Dealing With Money
Does being a follower of Jesus include dealing well with money? Even though most Americans are relatively wealthy, our thoughts of money are usually dominated by anxious concerns about our own future and occasional guilt about the local and global poverty around us.
Jesus spoke often about money not only because he wanted us to be free from anxiety and guilt, but because our money issues often grow out of our unwillingness to trust and submit. Jesus pointed out a conflict between our tendency to seek more money and our need to serve Christ as Lord: “No one can serve two masters; for either he will hate the one and love the other, or he will be devoted to one and despise the other. You cannot serve God and money.” (Matt. 6:24)
Using what God has given us
It is important to understand that our money does not belong to us but to God. We are asked to manage and use it for God’s purposes. This idea is called “stewardship” and begins at Creation. God places humans in a garden that will supply all their needs, instructing them to “work it and take care of it” (Gen. 2:15). There is no sense of “owning” the garden—they are to tend it and live from its produce.
Jesus tells a story (Matthew 25) in which a man is about to go on a journey, so he entrusts his money to his servants. To each servant who used the money well for the master’s benefit, the master says, “Well done, good and faithful servant.” The one who does not use the money for the master’s benefit is called a wicked, lazy servant.
Regardless of how much money we have, God clearly expects us to use it in ways that serve his purposes. This is our first principle of dealing well with money. Wealth, money, property and possessions are not primarily for our benefit; they are entrusted to us so that we can invest them for God’s purposes.
The idea of “enough”
Even though many of us already have more than we need, we still pursue greater and greater wealth. Jesus offers a radical alternative—the idea of enough: So do not worry, saying, ‘What shall we eat?’ or ‘What shall we drink?’ or ‘What shall we wear?’ …Your heavenly Father knows that you need them. But seek first his kingdom and his righteousness, and all these things will be given to you as well (Matt. 6:31-33). The challenge is to trust God to give us enough.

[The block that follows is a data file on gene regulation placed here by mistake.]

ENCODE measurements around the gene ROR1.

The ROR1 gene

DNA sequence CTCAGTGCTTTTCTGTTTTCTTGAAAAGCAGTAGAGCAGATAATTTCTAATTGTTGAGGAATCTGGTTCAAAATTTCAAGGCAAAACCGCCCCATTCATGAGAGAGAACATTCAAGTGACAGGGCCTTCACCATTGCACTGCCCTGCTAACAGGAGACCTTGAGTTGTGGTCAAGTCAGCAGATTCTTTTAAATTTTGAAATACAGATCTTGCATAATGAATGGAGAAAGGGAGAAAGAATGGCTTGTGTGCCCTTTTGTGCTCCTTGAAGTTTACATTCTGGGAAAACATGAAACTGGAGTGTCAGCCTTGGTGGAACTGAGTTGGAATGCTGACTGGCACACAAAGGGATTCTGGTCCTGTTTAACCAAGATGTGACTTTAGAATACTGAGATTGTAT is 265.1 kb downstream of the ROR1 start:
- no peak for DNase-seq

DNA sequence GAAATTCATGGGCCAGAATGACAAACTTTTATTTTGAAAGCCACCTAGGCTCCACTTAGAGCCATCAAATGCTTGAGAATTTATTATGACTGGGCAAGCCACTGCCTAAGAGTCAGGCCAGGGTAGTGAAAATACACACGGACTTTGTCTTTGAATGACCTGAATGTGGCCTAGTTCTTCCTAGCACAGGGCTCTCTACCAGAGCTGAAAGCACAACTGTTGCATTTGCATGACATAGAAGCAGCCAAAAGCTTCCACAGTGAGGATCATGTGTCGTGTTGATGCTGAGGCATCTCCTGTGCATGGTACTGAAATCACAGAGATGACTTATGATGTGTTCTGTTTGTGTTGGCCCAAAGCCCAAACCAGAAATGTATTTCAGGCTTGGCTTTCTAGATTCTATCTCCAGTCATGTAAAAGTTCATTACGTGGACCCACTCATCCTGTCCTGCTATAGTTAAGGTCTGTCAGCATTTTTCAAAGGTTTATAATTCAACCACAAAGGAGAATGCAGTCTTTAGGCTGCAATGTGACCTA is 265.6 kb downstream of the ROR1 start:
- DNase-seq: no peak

Paul’s statement, “I can do all things through him who strengthens me,” is in the context of being satisfied with enough. Paul writes, “I am not saying this because I am in need, for I have learned to be content whatever the circumstances. I know what it is to be in need, and I know what it is to have plenty. I have learned the secret of being content in any and every situation, whether well fed or hungry, whether living in plenty or in want. I can do all this through him who gives me strength” (Phil. 4:11-13). This “secret” is that by being in relationship with Christ we can be content with enough, freed from the tyranny of always wanting more. This can also enable us to live within our means and release us from the grip of excessive debt. This freedom makes it possible to invest generously for God’s purposes.
Sharing with others
The Bible consistently calls on people to share their wealth with any who are in need. This sharing became a core value in the early Christian church, where people even sold property and possessions so that others would not be in need.
Some of us have more money than others. This is part of how God has chosen to supply the needs of all people. Christians are aware of the great needs around the world, and are compelled to do something to relieve the poverty of others.
Paul writes, “Our desire is not that others might be relieved while you are hard pressed, but that there might be equality” (2 Cor. 8:13).
Should I give it all away?
Is God asking each of us to sell all our possessions and give all our wealth to aid the poor? Some may be called to do just that, but the Bible does not instruct all of us to sell all our possessions. At the same time, most Christians in the United States would have to give much more than we do now to achieve anything close to equality. We know we need to change our habits with money, to be content with enough, and share more. But the goal seems so unachievable that we may give up before we even start.
An honorable and realistic response is to follow Christ more closely today than we did yesterday. We need to strive daily to be more content with enough, more trusting that God will provide our needs and more willing to share more with others who are in need. Transformation takes time, but if we are continually being transformed into the image of Christ then how we use our money will demonstrate God’s transforming power.
Rewards of healthy financial living
As we follow the Lord more closely in our dealing with money, our anxiety about the future will give way to trust in God’s provision. Our struggle with the desire for more and more will give way to a joy that comes from sharing with others as a part of God’s provision for their needs. As we allow Jesus to be Lord in this part of our lives, we will experience what God defines as the abundant life.
Published under the sponsorship of the United States Conference of Mennonite Brethren Churches, Board of Faith and Life, 2011. For additional copies, contact U.S. Conference, 7348 W. 21st Suite 115, Wichita, KS 67205. Phone: (800) 257-0515 .